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AT&T Wants In on a WebRTC-Enriched Future
WebRTC, as we've talked plenty about here on No Jitter and at the annual Enterprise Connect conference, is poised to change communications as we've long known it by enabling seamless calling browser to browser. That's convenient enough, but wouldn't it be even better if all our favorite call functionality could come along for the ride?
AT&T thinks so.
You may have heard a couple of weeks back, as did I, that AT&T has released a beta WebRTC API to the developer community. As part of the formal announcement, AT&T noted its status as the first U.S. carrier to support WebRTC in this way. So perhaps, also like me, you wondered at the significance of the move. If you want to voice enable your Web interface, what does it matter whether you're using a carrier's WebRTC API or a toolkit from any other company?
I got the service provider's perspective from Carolyn Billings, associate vice president of AT&T's developer program. An enthusiastic WebRTC advocate, Billings gave me the lowdown on the AT&T Enhanced WebRTC API, as it's officially called, and shared her vision for WebRTC-fueled communications of the future. AT&T is hoping to move the API from open beta to general availability this quarter, Billings said.
Beyond the Basics
AT&T started with the core W3C WebRTC standard, the by-the-book way to support browser-to-browser, peer-to-peer voice calls, video chats, and file sharing. The WebRTC standard lets developers use the AT&T API to enable voice calling from browsers on PCs, tablets, and smartphones to other browsers, but beyond the standard, AT&T decided to see what else it could do to allow developers to get creative within a WebRTC-enabled voice call, Billings said.
So with the enhanced AT&T API, developers can enable calling from browsers out to ordinary 10-digit phone numbers on any PSTN or mobile network. And, on top of that, they can weave in advanced call functionality -- "call forward, hold, resume, switch, transfer... all that kind of stuff," Billings said.
Also coming into play is the integration of AT&T's wireless signaling infrastructure and WebRTC communications. Through the AT&T API, developers will be able to assign credentialing value to AT&T mobile numbers so that subscribers can make or receive calls from within an app using their existing numbers if they should so desire. In essence, this is Caller ID for WebRTC, Billings said. In addition, the API provides a way for developers to let users move a call that starts on a PC, Mac, or tablet, transferring it to a smartphone.
Breaking Down the Barriers
As an example of the mobility enhancements, Billings talked about how this might come into play within the gaming industry., explaining that game developers could use such programmability as they deepen their mobility strategies. A mobile player who calls into a WebRTC-enabled gaming session will be recognizable by name, for example.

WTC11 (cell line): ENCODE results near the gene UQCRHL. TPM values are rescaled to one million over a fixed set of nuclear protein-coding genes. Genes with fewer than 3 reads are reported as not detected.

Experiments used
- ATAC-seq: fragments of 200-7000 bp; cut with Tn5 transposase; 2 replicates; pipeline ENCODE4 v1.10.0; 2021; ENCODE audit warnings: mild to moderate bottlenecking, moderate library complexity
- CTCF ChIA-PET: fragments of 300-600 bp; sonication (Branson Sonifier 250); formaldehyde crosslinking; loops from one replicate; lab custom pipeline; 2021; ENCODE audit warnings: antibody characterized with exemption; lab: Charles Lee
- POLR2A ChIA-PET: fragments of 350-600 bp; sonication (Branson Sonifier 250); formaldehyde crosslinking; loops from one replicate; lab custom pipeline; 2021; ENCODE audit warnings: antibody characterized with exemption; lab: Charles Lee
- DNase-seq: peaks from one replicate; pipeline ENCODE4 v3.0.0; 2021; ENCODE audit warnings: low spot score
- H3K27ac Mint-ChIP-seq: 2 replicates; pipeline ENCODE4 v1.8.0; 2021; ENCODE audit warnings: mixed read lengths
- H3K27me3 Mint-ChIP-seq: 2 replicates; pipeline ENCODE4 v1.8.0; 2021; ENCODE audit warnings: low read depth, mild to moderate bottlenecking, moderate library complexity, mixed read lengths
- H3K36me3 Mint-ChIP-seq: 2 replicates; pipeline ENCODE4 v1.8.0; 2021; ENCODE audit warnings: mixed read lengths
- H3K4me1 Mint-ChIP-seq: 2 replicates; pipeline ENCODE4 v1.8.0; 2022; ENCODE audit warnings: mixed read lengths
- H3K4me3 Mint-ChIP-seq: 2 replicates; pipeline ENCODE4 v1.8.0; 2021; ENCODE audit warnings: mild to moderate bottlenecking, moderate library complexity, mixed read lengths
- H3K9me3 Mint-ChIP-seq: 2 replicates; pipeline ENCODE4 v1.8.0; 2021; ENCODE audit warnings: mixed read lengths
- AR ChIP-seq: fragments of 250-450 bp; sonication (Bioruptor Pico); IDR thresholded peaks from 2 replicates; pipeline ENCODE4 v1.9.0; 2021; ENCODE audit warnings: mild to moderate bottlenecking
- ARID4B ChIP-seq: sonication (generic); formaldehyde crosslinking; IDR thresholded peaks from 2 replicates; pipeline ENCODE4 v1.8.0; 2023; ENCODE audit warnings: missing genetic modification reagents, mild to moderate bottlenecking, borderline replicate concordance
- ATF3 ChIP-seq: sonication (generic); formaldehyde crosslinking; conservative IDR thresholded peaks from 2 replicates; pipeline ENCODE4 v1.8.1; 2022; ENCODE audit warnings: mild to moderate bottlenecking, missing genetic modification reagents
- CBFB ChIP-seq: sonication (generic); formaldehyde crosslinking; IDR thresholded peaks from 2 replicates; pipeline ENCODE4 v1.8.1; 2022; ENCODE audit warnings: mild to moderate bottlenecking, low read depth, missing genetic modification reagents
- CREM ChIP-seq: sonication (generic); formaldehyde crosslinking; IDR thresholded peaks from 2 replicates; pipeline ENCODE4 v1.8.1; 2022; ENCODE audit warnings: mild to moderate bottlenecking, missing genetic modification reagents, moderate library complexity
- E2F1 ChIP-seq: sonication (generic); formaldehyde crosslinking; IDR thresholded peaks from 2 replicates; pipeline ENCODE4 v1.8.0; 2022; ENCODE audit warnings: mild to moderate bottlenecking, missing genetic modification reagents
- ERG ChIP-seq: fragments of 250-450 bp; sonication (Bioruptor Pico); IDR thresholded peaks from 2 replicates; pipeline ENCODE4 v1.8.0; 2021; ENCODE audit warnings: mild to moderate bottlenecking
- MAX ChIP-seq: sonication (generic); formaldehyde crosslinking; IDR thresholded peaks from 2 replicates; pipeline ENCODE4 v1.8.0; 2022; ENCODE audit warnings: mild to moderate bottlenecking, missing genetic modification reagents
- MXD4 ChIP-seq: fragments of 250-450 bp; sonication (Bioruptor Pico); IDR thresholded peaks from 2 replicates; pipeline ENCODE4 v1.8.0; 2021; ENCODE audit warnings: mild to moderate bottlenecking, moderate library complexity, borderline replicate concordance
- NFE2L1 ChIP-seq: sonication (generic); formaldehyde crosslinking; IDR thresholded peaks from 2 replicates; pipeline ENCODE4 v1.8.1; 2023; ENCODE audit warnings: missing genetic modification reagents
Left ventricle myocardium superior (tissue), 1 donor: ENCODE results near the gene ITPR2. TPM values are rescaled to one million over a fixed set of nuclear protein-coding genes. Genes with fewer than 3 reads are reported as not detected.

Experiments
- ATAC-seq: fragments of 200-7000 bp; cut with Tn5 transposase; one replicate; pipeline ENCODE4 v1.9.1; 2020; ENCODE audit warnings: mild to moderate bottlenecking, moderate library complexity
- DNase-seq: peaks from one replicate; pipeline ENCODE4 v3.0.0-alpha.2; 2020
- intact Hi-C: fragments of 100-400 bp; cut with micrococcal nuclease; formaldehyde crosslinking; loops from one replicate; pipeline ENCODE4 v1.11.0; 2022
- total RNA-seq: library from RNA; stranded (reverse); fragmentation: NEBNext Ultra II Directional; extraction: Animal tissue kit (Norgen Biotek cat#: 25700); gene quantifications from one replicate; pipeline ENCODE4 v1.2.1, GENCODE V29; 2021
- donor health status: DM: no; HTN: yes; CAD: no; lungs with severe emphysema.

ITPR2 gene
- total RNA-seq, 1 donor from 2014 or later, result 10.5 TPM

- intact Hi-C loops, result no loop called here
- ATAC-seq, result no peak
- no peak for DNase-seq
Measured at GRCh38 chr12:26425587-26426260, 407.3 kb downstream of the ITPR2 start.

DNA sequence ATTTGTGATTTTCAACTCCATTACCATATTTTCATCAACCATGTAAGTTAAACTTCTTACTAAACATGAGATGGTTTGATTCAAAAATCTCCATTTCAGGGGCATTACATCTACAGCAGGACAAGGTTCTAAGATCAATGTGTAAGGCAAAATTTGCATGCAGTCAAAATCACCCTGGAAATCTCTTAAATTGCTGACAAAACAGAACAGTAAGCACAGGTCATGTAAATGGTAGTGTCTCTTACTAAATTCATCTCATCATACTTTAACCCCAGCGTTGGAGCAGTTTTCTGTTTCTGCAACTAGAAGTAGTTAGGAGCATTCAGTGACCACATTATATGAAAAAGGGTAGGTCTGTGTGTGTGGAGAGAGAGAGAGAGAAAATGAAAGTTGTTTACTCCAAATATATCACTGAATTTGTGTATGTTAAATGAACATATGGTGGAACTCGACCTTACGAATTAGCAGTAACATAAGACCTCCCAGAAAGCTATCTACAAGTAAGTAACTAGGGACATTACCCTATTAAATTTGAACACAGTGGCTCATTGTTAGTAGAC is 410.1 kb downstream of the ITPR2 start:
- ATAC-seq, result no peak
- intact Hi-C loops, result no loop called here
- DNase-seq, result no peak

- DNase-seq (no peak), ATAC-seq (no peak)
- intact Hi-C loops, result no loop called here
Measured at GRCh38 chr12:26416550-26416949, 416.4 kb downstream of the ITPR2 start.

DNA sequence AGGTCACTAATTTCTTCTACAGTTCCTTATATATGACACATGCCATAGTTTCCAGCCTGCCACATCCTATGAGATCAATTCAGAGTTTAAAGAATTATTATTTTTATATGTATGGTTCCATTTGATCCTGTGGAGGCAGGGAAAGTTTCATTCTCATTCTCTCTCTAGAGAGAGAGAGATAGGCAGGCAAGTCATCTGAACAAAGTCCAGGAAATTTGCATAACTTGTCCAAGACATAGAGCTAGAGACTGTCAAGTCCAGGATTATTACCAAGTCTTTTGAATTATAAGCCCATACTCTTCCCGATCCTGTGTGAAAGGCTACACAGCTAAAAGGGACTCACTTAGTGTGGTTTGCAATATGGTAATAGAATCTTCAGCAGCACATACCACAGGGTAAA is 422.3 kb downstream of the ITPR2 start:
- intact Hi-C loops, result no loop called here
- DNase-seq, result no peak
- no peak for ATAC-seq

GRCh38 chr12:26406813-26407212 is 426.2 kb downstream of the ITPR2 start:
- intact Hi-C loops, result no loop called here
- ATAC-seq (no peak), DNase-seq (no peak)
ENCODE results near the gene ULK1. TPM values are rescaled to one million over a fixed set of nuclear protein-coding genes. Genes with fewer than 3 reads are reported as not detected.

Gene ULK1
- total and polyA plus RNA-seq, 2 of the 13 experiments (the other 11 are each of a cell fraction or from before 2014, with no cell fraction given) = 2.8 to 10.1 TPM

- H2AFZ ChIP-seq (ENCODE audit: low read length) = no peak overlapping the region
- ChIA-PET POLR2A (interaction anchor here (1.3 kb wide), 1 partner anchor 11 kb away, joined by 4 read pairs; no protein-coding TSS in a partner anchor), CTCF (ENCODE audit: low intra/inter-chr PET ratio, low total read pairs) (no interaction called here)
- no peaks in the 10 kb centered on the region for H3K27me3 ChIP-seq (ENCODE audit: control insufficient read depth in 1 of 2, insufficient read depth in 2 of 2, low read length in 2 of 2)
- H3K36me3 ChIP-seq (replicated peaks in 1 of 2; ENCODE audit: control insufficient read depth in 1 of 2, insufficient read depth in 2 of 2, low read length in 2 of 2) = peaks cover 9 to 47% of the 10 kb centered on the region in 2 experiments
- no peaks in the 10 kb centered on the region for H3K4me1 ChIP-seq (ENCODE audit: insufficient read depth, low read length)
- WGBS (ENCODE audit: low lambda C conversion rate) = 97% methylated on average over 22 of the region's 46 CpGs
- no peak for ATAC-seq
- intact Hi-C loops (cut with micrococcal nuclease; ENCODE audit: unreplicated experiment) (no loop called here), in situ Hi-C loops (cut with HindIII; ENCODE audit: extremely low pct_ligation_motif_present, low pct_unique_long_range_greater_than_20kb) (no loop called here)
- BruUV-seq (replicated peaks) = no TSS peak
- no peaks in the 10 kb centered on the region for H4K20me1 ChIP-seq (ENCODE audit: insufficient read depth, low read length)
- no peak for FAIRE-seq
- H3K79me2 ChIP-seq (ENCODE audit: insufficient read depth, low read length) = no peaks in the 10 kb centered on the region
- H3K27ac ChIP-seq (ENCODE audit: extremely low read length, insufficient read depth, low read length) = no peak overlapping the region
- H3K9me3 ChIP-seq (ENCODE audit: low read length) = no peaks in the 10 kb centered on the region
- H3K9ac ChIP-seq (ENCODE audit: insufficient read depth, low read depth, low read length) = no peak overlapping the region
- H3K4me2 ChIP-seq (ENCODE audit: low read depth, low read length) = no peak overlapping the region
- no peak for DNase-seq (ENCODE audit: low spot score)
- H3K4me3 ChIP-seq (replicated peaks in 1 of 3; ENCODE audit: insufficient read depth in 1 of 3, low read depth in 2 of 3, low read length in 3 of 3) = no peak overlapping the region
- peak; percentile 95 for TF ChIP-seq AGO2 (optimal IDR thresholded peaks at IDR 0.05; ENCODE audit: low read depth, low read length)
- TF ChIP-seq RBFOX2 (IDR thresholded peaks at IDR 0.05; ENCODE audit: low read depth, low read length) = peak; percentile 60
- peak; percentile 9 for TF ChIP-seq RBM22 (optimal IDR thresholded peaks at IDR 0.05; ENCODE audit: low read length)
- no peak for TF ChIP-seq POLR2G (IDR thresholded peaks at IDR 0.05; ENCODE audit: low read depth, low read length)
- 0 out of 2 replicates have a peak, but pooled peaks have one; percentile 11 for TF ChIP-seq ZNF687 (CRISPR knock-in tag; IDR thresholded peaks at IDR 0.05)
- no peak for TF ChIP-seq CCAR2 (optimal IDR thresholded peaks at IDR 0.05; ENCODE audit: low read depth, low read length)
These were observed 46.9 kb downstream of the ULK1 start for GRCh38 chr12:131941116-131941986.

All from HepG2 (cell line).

"All of WebRTC is about breaking down the barriers to communications. The AT&T API takes that a step farther," Billings said. "Now both parties don't have to be browser to browser, but rather we're supporting any communications-enabled endpoint to talk to any other communications-enabled endpoint."
Not surprisingly, the bulk of early interest in the AT&T API has come from developers working on contact center applications and "looking at different ways to convert, enhance, and manipulate phone calls," Billings said. Another customer service use case could be a mobile dinner reservation app like OpenTable or Urbanspoon using the Caller ID capability to dial out to a mobile phone and establish a call with a diner who is making a reservation that has special requirements.
With WebRTC, the voice (and video) experience is going to change dramatically-- and I think it's fair to say that AT&T's decision to provide this toolkit and encourage third-party use clearly signals that it doesn't intend to sit on the sidelines and watch how it all plays out. Billings put it this way:
"This is a profound shift in terms of over-the-top capabilities, and whether carriers are eager to support it or not is rather beside the point. There are already billions of browsers out there supporting this. Voice calls are no longer going to be under the control of carriers -- and we view this as an opportunity to create data and promote use cases. We want to be at the forefront of the change. "
AT&T is hoping to move the API from open beta to general availability this quarter, and Billings said she herself can't wait to see the innovations spurred by WebRTC-enabled communications as both third-party and internal corporate developers get busy using the API:
"Dare I dream this will one day be as ubiquitous as GPS? It certainly does have that kind of cool, functional appeal that can enhance a range of applications."
For a WebRTC deep dive, attend the conference-in-a-conference at Enterprise Connect Orlando: WebRTC: Is It Ready for the Enterprise?
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